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Charter Oak State College Celebrates Constitution Day
September 17th is Constitution Day! Take this opportunity to learn more about this document.

Seeking New Student Alternate Rep to CT's Statewide Student Advisory Committee
Great opportunity to network with students from other institutions and to be part of the discussion on public higher education in CT

Go Back to Get Ahead Registration Event on 8/13
Admissions and financial aid representatives from Charter Oak State College will host a registration event for Go Back to Get Ahead prospective students on Wednesday, August 13th from 4 p.m. - 7 p.m.

Omar Rosario named Student Speaker for Charter Oak State College commencement
Omar Rosario named Student Speaker for Charter Oak State College commencement

Charter Oak State College Commencement set for June 1, U.S. Senator Christopher Murphy to speak
2014 Commencement date, speaker announcement

U.S. Senator Christopher S. Murphy to Give 2014 Commencement Speech
Graduation to be held June 1

Connecticut Board of Regents for Higher Education
preschool student with teacher

Child Studies with a Focus in Montessori Studies

(also see Child Studies and Early Childhood Studies)

For Connecticut students who work in state funded preschools and wish to pursue the Connecticut Early Childhood Teacher Credential (ECTC) see Early Childhood Studies - ECTC track

The Concentrations in Child Studies are designed for early childhood education professionals who seek to make a positive difference in the lives of young children. These concentrations focus on preparing professionals to work with children in a variety of early childhood settings. They are designed to develop skills and knowledge to address the physical, cognitive, intellectual, language, social/emotional, and creative needs of young children.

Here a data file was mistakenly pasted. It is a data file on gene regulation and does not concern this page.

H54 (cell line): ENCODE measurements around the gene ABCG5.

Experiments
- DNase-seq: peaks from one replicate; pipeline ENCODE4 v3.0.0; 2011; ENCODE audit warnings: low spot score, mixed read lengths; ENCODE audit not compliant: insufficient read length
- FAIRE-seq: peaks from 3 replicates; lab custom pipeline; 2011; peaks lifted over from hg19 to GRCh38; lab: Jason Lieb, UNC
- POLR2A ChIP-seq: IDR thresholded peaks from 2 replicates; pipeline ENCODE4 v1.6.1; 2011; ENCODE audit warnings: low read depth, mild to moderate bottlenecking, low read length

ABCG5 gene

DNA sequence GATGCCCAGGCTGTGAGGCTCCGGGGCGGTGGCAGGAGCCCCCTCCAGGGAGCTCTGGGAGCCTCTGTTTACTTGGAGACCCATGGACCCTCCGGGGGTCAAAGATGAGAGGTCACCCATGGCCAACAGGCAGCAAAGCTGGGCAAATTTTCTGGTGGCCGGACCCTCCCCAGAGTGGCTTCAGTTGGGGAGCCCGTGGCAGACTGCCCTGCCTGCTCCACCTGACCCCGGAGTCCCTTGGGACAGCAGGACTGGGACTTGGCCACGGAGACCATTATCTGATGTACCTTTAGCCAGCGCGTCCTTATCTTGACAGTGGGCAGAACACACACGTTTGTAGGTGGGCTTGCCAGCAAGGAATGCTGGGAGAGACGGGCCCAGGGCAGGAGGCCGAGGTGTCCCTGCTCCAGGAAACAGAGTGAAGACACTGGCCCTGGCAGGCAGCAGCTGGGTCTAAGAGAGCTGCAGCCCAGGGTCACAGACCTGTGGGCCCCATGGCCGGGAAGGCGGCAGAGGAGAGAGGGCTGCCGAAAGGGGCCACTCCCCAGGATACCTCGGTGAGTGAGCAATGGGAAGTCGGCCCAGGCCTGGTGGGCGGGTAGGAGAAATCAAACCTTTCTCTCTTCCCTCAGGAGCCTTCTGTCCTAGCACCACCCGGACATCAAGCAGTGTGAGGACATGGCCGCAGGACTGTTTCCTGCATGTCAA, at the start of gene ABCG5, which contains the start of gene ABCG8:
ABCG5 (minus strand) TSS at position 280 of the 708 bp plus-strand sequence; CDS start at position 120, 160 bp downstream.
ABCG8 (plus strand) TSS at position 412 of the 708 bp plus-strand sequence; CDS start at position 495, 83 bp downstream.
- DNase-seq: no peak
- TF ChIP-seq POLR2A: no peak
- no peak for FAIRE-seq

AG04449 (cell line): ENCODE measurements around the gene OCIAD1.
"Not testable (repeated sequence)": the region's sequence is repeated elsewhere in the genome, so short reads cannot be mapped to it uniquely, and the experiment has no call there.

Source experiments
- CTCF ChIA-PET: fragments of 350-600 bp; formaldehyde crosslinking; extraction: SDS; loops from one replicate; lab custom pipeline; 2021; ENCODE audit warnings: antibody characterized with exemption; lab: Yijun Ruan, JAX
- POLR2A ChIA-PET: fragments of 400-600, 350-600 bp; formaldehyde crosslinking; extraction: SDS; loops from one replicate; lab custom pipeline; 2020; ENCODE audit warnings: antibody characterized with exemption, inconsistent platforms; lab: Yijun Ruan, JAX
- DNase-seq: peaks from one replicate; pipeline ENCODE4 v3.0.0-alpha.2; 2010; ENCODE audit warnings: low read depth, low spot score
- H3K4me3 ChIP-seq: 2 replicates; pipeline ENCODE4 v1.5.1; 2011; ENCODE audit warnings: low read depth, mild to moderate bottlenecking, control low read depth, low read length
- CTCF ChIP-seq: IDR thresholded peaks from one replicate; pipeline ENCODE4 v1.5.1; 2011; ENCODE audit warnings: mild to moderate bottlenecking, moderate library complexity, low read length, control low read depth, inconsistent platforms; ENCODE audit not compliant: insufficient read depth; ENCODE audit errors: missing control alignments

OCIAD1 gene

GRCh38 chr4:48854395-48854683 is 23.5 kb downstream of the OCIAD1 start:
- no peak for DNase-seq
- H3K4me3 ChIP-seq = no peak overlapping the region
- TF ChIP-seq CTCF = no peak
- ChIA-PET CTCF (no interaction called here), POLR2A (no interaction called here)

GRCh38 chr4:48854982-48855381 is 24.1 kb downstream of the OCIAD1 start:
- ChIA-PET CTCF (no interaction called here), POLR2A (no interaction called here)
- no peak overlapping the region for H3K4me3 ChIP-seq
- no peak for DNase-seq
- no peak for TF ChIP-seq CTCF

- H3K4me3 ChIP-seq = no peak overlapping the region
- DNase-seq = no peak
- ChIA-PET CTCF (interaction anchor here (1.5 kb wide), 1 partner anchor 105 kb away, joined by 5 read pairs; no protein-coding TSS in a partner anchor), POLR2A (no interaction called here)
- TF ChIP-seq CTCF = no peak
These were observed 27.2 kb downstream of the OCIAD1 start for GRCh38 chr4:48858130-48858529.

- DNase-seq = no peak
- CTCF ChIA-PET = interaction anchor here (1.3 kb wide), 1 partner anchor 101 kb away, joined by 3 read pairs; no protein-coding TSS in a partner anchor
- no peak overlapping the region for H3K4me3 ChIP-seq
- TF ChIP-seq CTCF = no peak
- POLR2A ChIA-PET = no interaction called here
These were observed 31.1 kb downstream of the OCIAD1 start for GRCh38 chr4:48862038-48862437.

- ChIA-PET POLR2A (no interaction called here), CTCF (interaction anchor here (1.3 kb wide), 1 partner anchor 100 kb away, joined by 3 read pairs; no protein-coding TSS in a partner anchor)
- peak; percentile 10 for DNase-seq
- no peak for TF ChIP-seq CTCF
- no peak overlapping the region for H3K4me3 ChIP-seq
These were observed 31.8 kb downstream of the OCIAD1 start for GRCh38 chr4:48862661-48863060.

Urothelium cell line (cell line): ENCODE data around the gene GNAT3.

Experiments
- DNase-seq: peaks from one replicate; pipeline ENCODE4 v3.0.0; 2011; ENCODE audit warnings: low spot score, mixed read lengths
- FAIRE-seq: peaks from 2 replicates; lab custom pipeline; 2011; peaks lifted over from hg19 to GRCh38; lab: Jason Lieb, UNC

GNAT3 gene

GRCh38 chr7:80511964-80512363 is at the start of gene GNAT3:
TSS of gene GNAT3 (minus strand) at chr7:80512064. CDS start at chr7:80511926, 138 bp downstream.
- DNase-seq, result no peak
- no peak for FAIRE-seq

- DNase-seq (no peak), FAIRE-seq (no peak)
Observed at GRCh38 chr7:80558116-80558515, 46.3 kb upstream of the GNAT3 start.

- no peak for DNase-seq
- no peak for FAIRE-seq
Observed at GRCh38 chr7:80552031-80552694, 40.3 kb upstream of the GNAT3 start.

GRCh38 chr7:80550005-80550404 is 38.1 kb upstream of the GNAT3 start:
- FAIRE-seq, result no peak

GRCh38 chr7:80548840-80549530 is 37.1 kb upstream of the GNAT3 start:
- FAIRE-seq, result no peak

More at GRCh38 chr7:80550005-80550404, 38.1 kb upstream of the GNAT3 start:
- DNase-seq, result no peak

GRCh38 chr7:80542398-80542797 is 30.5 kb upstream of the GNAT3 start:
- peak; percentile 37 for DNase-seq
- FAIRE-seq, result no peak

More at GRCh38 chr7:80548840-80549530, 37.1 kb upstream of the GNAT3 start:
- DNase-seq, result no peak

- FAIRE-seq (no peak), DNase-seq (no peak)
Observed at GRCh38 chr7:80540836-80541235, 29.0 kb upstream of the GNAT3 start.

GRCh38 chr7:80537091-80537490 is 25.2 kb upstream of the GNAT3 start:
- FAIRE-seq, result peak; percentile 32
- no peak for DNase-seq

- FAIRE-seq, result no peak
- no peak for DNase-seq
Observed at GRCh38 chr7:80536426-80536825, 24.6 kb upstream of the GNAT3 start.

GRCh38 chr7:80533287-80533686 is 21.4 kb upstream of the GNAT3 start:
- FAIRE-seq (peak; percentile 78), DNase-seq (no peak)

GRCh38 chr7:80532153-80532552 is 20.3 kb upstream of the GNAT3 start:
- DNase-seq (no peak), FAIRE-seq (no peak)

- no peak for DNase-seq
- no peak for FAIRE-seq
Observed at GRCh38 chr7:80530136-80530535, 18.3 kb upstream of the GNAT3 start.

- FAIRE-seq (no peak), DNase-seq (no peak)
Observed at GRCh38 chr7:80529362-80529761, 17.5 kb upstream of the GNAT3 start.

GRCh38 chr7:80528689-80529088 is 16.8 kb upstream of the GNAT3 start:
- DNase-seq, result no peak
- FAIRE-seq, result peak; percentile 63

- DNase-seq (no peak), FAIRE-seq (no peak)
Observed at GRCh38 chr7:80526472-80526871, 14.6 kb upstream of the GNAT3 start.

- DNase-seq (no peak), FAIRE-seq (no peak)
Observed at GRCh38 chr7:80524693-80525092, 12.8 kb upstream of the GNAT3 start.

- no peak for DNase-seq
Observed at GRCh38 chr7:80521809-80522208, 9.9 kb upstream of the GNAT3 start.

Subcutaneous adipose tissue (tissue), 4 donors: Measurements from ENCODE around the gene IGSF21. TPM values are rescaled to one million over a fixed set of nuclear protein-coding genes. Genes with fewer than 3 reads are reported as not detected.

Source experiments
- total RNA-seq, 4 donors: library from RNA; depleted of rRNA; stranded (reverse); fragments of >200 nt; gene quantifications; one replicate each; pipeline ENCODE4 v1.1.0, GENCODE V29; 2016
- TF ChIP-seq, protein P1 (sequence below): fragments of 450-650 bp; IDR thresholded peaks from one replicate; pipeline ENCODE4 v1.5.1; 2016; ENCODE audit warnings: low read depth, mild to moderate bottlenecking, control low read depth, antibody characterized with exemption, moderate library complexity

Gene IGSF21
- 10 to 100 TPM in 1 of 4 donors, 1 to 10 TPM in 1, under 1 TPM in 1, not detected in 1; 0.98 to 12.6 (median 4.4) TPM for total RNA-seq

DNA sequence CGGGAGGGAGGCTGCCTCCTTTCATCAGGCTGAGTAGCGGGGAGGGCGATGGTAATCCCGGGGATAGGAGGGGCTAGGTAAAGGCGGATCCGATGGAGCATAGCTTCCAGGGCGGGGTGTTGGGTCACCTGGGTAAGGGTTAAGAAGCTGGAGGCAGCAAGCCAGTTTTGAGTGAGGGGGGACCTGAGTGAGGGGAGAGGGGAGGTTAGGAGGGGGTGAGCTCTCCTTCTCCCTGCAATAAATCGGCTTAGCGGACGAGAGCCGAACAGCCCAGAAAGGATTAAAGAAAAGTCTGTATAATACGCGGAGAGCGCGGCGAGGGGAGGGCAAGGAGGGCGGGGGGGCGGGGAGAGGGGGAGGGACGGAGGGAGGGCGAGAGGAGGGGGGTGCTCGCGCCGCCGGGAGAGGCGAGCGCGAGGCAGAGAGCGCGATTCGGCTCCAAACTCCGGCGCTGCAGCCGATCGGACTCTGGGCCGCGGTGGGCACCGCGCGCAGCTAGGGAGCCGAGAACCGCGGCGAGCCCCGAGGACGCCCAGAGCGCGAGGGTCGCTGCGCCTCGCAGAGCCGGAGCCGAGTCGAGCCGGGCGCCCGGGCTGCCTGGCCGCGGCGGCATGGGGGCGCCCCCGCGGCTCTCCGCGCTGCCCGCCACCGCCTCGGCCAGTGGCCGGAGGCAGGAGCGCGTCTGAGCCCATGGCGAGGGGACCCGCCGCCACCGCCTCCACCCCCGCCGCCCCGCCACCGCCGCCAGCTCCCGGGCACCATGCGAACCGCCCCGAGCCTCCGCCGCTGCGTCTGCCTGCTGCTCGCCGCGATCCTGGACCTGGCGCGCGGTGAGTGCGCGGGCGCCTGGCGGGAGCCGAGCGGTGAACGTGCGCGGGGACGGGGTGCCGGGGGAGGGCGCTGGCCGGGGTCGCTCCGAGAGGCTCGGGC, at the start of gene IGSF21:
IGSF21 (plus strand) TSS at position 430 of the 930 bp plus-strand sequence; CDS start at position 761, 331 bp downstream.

Child Studies with a Focus in Montessori Studies is an option for students who have an Associate Degree in Montessori Studies or hold an approved certificate or credential in Montessori Education and want to work in a Montessori school. This concentration requires a minimum of 42 credits.

Concentration Requirements:

Requirement Credits Examples
Child Development 3  
Sociology of the Family/Family Studies 3  
Electives in Early childhood, Youth Development or Related 6 Behavior Management, Cognitive Development, Educational Psychology, Learning Disabilities, Psychology of Play, Abnormal Psychology, Social Development, Speech and Language Acquisition
Montessori Education 12-13  
Student Internship; Practicum in Montessori Education 6  
Research Methods 3  
Montessori Literacy Model 3  
History of Montessori Education 3  
Capstone 3 ECE 499 (Culminating course in concentration)
TOTAL 42  
Pre-requisite: Introduction to Psychology    
Pre-requisite: Introduction to Sociology    
Co-requisite: A nutrition course taken in the science department, such as BIO 105 Introduction to Nutrition, or a course taken at a community college such as Health Safety and Nutrition.    

 

Notes: Only grades of C of higher may be included in the concentration. Students interested in continuing on to a Master's Degree in Education or a Certificate Program should take a minimum of 18 credits in typical/atypical, child and human development. Out of state residents should contact their State Department of Education for current state certification requirements In addition, the general education requirements for Mathematics and U.S. History/Government should be met with a Statistics course for mathematics; and for CT residents, a course on the list of approved United States History courses for teacher certification in Connecticut. Out of state residents interested in teacher certification should check with their State Departments of Education for current specific course requirements.

Student Learning Outcomes

Students who graduate with a concentration in Child Studies will be able to:

  1. apply knowledge of typical and atypical development in children to create positive learning environments;
  2. describe the diverse and complex characteristics of families and communities to establish respectful, reciprocal relationships that help to empower families;
  3. explain the value of observing children as a means of assessing their development;
  4. select and design developmentally appropriate curriculum and activities to promote positive development and learning for children;
  5. apply current research and literature in the field to practice; and
  6. value ongoing continuous professional development; and
  7. apply Montessori theory and practice to child studies.